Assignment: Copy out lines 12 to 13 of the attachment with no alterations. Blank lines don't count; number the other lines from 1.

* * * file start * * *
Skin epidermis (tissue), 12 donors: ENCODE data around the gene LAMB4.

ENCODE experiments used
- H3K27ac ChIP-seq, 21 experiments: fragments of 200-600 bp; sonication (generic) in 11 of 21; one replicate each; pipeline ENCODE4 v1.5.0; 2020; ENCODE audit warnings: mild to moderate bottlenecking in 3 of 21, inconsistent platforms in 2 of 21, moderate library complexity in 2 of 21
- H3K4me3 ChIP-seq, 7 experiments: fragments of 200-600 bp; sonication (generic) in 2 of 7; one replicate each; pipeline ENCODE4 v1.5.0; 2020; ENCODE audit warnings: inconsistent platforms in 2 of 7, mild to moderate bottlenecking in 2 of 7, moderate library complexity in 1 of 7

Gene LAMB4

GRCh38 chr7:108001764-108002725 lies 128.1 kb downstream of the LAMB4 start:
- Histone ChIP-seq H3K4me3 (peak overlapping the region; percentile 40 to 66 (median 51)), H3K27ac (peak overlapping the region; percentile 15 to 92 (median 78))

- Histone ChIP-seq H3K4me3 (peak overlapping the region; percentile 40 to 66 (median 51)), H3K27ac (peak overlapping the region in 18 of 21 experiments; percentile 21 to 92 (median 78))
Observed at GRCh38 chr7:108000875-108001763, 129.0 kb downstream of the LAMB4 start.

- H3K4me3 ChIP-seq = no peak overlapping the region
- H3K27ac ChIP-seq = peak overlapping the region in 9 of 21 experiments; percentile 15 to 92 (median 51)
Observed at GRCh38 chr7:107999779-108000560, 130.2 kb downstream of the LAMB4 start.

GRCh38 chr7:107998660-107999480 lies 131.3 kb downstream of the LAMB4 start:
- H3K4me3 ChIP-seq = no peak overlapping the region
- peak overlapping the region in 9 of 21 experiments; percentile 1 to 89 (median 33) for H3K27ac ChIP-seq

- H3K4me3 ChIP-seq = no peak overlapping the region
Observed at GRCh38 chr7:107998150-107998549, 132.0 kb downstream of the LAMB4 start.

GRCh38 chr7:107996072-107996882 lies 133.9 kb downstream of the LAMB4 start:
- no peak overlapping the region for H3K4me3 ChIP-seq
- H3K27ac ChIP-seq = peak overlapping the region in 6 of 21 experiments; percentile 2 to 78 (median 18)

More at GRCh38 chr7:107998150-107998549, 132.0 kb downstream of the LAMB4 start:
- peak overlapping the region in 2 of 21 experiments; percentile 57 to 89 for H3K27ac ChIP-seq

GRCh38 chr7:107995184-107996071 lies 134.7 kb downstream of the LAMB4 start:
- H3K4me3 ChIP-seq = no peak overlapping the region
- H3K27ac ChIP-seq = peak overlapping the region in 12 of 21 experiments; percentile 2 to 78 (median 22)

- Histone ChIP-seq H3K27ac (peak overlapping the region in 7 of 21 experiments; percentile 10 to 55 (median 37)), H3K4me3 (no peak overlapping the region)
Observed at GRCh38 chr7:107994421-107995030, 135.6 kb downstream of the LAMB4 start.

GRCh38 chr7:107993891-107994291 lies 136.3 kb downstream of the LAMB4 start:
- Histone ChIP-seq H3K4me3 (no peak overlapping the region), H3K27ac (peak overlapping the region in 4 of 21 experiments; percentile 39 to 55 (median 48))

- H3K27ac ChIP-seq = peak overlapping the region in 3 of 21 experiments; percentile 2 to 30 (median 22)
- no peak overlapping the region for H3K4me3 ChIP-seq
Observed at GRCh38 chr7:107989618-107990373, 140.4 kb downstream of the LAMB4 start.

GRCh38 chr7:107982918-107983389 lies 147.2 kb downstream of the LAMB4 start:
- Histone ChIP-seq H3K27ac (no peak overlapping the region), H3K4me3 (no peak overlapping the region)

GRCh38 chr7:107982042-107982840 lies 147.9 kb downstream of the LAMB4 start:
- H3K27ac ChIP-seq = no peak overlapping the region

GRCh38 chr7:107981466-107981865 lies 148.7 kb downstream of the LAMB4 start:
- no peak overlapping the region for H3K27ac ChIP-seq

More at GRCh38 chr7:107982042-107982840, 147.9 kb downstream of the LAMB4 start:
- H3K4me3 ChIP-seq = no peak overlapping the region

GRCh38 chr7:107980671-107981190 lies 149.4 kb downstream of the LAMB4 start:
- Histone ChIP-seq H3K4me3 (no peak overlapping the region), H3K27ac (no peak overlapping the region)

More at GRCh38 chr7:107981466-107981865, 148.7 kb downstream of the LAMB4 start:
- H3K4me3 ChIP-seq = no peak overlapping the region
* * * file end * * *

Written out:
Observed at GRCh38 chr7:107999779-108000560, 130.2 kb downstream of the LAMB4 start.

GRCh38 chr7:107998660-107999480 lies 131.3 kb downstream of the LAMB4 start: